Style and Substance by Rasmus Lykke is an essay on the Young Avengers run by Kieron Gillen, Jamie McKelvie, Mike Norton, Matt Wilson and Clayton Clowes published between 2013 and 2014. The booklet came out in the PanelxPanel’s One Shots series, the comics criticism magazine produced and edited by Hassan Otsmane-Elhaou; unlike the magazine – which comes out monthly in digital format -, One Shots was offered to the public as paper booklets, through a Kickstarter campaign in 2020.
The focus of Lykke’s analysis is on two topics that feed much of Gillen’s production, one thematic and the other relating to narrative construction. The former is the confrontation with the past and the characters’ search for their own path through existence, as a way for defining their own identities; the latter is the use of significant graphic structures, that visually deliver information and sense. In Young Avengers, the relationship with the past is enacted as relationship with the adults. In this view, the adjective “Young” could be read as they playing cadet roles, i.e. a role that makes sense according to the figures who inspire it (namely: The Avengers). This is the case, Lykke argues in the essay introduction, of DC sidekicks. Adults grip on the life of the young generation is personified in the villain “Mother” (no subtleties here). Her goal is preventing the Young from gaining autonomy, that is defining/choosing a norm to guide their own actions.
The research on expressive means lies in the use of graphic solutions that amplify the effect of the events shown, always therefore resonant and never gratuitous. Lykke sums up his thesis in the motto “Style = Substance“, which also highlights both the awareness of the creative team, and the irony, easy readable in the title of the second part of the run, Style > Substance, which actually also draws the reader’s attention to the topic.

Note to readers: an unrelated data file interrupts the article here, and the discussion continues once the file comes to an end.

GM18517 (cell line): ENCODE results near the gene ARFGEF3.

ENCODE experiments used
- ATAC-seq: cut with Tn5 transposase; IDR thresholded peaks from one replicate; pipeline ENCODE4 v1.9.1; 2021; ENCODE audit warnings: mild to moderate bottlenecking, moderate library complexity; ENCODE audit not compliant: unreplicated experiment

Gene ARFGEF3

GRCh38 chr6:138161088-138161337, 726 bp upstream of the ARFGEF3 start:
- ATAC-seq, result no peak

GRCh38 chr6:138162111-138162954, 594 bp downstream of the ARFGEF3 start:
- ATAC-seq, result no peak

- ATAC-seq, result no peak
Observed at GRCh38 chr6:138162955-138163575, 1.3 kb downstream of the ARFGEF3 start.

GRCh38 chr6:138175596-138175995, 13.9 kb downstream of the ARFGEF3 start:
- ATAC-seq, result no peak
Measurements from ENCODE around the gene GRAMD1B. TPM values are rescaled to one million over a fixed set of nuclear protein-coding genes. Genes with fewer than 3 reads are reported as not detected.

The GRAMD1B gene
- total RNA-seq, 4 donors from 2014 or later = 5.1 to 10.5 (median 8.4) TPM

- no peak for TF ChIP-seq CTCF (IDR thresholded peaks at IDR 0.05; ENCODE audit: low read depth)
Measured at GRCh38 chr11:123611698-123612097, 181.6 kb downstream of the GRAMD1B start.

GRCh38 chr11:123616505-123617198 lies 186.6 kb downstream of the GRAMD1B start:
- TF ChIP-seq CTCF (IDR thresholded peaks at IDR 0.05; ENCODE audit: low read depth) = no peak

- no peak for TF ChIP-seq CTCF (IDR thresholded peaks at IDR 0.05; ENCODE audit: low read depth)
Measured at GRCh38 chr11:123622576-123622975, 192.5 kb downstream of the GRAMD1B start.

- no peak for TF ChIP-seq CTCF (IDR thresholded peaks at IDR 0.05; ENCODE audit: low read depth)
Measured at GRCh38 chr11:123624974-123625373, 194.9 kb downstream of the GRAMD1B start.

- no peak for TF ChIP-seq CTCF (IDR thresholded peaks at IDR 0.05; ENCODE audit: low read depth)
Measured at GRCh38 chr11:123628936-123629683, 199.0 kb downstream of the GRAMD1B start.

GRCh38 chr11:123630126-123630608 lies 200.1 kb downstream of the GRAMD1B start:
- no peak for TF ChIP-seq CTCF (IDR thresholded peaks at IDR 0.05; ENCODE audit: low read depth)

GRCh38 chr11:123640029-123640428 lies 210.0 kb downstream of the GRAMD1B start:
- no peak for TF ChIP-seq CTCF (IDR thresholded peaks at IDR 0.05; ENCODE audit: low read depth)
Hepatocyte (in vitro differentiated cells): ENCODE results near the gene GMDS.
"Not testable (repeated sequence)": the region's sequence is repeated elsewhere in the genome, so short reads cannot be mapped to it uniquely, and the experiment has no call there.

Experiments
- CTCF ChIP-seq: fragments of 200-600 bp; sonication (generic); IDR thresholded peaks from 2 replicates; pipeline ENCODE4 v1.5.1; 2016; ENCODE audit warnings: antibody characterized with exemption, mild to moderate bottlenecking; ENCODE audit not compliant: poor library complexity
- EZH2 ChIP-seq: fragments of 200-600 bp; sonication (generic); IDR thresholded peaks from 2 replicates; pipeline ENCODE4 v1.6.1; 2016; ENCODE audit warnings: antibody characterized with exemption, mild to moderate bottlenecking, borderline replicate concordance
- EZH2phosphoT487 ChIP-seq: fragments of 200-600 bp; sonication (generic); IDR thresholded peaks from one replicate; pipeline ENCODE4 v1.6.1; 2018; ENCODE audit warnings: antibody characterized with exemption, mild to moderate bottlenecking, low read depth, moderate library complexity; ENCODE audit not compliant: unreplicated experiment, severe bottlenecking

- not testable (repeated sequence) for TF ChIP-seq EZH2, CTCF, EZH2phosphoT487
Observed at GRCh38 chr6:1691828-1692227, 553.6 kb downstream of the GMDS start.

Lykke’s essay flows smoothly, thanks to the clarity of the goals and the arguments. The only part that seems unnecessary is the introductory parallel between DC and Marvel’s approach to superheroes’ relationship with the past and their definition as superhuman/divine and human, respectively: the topic is far more nuanced and deserves a broader examination, but, more importantly, these considerations does not play any role in the development of the subsequent analysis.
Particularly effective is the comparison of Gillen and McKelvie’s with Allen Heinberg’s and Jim Cheung’s Young Avengers run, and the connection with the treatment of Loki’s character, that the writer had applied in Journey into Mystery. In this way, Lykke makes clear the discontinuity with the previous context and the continuity of the British authors’ approach in their production.
Also important is the closing of the essay, that Lykke dedicates not so much to a simple recapitulation of the analysis as to underline the breadth of themes that would be worth addressing in Gillen’s work. This invitation to investigation, at the end of an examination that constitutes an important piece in the field of treatments focused on a single work, confirms our view that a deeper understanding and appreciation of Gillen’s production can only come from a view that takes into account several works, synchronically or chronologically. For this purpose, a significant perspective is needed, not limited to the search for recurring elements: it should highlight the confrontation with stereotypes and the ambition to change and adapt the expressive form of serial comics to current times and need.
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Style and Substance
PanelxPanel: One shots, 2020
64 pages, paperback, colours